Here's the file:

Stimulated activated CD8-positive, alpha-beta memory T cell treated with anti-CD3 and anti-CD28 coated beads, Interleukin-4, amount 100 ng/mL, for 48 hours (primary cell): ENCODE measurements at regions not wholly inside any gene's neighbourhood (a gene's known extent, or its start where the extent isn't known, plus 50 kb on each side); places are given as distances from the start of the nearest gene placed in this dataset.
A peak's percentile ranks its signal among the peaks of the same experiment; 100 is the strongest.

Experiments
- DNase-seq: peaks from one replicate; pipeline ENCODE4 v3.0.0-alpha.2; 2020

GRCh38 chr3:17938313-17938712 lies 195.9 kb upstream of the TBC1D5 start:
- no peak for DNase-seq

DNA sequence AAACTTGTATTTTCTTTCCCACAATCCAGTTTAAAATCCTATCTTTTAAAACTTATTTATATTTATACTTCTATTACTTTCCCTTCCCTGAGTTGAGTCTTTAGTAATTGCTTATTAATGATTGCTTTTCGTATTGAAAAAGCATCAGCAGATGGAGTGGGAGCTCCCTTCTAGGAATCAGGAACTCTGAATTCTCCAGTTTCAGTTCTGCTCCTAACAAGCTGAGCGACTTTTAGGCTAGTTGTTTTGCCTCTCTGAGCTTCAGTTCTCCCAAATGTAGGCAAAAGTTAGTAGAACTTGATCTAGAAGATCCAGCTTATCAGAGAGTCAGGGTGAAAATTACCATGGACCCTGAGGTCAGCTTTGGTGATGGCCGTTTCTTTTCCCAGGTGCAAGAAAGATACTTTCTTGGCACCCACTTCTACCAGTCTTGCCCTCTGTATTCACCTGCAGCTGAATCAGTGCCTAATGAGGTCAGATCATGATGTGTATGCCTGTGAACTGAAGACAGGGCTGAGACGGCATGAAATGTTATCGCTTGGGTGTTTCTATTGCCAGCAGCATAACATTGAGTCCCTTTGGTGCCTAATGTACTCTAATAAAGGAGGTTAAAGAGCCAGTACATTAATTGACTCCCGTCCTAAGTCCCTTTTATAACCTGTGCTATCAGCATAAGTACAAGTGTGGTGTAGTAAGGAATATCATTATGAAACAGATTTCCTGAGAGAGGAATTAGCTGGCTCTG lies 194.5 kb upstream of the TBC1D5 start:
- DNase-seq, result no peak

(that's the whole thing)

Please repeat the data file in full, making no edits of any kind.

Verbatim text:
Stimulated activated CD8-positive, alpha-beta memory T cell treated with anti-CD3 and anti-CD28 coated beads, Interleukin-4, amount 100 ng/mL, for 48 hours (primary cell): ENCODE measurements at regions not wholly inside any gene's neighbourhood (a gene's known extent, or its start where the extent isn't known, plus 50 kb on each side); places are given as distances from the start of the nearest gene placed in this dataset.
A peak's percentile ranks its signal among the peaks of the same experiment; 100 is the strongest.

Experiments
- DNase-seq: peaks from one replicate; pipeline ENCODE4 v3.0.0-alpha.2; 2020

GRCh38 chr3:17938313-17938712 lies 195.9 kb upstream of the TBC1D5 start:
- no peak for DNase-seq

DNA sequence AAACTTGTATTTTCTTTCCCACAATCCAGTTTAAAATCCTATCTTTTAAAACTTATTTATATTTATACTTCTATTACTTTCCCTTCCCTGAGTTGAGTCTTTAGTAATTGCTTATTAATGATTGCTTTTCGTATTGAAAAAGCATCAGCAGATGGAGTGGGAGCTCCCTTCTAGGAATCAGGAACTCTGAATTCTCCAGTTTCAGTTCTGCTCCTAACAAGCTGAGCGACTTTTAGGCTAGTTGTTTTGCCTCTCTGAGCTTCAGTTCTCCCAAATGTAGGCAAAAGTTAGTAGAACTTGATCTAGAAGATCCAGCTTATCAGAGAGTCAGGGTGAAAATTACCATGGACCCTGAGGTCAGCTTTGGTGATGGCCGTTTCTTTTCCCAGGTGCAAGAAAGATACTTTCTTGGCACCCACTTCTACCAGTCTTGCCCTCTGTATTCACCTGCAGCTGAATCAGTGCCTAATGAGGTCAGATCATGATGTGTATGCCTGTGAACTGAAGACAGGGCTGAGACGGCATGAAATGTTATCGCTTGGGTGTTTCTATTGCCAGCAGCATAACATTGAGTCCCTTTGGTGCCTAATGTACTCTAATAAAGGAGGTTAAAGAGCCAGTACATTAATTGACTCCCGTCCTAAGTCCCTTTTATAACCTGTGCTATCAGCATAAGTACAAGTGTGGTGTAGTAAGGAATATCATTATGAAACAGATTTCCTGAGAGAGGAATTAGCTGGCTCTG lies 194.5 kb upstream of the TBC1D5 start:
- DNase-seq, result no peak